Fish and Coral
The greatest variety of fish in Honduras is undoubtedly found in the reefs and surrounding waters of the Bay Islands, which contain an estimated 96 percent of all the marine life found in the Caribbean. Fish of all sizes, from tiny chromides to the whale shark, the world’s largest fish, are found near the islands.
A list of smaller fish species in the Caribbean waters off Honduras, with all the distinct species living on the reef, in deeper water, and along the coast, would go on for pages. A few of the colorful favorites on the reef include grouper, butterfly fish, barracuda, yellowtail snapper, Goliath fish, and angelfish. Other marine animals often seen on the reef are eagle and manta rays, green moray eels, sea horses, octopi, and sea turtles, to name just a few of the more prominent residents.
In their 100–150-year life span, whale sharks can grow up to 15 meters long, with a weight of nearly 12 tons. Daunting though they may be, whale sharks are harmless to humans, living off plankton and tiny shrimp, which they filter through their gill rakers as they cruise the deep waters north of the Bay Islands. The blunt-snouted, speckled fish are equipped with two sets of dorsal fins toward the tail and a pair of larger pectoral fins. The Bay Islands region is one of the few places in the world where whale sharks can be seen all year, most commonly in the waters near Utila, particularly February–April and August–September. Utila’s population is made up of whale sharks roughly 6–10 meters in length, and 15–20 tons in weight.
Other inhabitants of the deeper waters around the islands and off the north coast are wahoo, king and Spanish mackerel, bonito, blackfin tuna, kingfish, and marlin, while famed fighting fish such as snook and tarpon live in the lagoons along the coast, at the intersection of fresh and salt water.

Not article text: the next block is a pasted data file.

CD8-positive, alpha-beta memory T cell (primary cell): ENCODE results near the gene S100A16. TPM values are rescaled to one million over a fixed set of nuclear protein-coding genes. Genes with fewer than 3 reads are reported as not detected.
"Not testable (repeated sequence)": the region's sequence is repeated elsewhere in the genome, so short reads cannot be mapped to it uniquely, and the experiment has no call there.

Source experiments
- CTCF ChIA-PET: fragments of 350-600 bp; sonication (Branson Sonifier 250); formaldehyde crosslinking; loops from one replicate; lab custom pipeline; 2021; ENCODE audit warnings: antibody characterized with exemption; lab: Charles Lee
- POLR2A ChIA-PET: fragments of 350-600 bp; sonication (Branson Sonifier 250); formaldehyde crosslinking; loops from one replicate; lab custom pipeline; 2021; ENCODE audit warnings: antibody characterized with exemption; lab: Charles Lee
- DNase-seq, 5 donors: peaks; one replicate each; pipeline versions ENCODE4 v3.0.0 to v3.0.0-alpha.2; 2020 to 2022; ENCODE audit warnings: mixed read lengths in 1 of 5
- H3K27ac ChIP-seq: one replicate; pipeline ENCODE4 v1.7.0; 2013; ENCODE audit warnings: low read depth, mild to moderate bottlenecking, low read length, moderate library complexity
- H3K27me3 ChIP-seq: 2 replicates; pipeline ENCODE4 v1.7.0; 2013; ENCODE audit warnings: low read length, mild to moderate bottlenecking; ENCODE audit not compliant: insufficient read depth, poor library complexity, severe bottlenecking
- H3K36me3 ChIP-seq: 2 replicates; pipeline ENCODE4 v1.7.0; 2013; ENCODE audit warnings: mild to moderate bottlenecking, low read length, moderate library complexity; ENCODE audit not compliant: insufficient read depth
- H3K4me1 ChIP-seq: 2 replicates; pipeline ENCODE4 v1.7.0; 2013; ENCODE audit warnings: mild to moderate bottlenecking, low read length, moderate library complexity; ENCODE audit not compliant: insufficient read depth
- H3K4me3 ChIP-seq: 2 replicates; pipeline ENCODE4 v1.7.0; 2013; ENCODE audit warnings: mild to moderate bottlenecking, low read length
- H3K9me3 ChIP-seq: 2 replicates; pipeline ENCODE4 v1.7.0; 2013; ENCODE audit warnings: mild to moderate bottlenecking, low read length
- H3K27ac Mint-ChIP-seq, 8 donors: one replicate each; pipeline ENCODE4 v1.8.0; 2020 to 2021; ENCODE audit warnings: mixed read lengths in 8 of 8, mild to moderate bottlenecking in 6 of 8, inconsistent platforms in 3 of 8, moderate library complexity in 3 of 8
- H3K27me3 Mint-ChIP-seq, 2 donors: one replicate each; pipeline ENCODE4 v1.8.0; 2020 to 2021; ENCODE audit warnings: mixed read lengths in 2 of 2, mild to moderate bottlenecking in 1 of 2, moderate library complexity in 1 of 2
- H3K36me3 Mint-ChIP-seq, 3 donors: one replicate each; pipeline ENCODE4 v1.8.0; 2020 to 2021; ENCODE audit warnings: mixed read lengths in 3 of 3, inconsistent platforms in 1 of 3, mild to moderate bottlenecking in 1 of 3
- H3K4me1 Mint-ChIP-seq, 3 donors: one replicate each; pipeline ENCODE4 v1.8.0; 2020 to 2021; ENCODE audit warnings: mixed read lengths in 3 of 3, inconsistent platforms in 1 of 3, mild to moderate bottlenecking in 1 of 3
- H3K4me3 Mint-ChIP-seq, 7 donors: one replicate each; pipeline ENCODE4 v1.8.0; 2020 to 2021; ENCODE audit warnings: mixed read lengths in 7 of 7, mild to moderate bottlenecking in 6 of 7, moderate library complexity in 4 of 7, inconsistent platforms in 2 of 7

Sharks, such as hammerhead, nurse, and blacktip, frequent the deeper waters along the Caribbean coast of Honduras. The waters of the Mosquitia are particularly notorious for hammerheads, and more than a couple of Miskito lobster divers have stories to tell about unpleasantly close encounters with these aggressive sharks. Don’t go swimming out beyond the waves in the Mosquitia! While sharks frequent the waters around the Bay Islands, there have been no reports of divers being attacked. A variety of other sharks live in the Pacific near Honduras, but they rarely make it into the Golfo de Fonseca. If they do, local fishermen promptly catch them and turn them into fillets.
Several species of shellfish are found in Honduran waters, particularly lobster, shrimp, conch, and a kind of crayfish found in the lagoons and swamps of the north coast. Lobster- and shrimp-fishing is a major industry on the north coast and in the Bay Islands, and shrimp-farming is also big business on the Golfo de Fonseca.
Resident freshwater fish include tilapia (found particularly in Lago de Yojoa), largemouth bass, catfish, mollies, minnows, and mojarras. Mountain trout and related native species, like guapote, tepemechin, and the endangered cuyamel, still live in Honduran rivers. This last fish, very meaty and tasty, once abounded in the rivers all along the north coast but has been fished to near extinction everywhere except a few places in the Mosquitia and Olancho.
The temperate waters surrounding the Bay Islands are an optimal habitat also for coral, of which some 73 types have been identified, along with 41 species of sponge. Staghorn and elkhorn corals, widely decimated in the Caribbean during the 1980s, are still relatively plentiful near Roatán. The reef forms part of the Mesoamerican Barrier Reef.
© Chris Humphrey and Amy E. Robertson from Moon Honduras, 5th Edition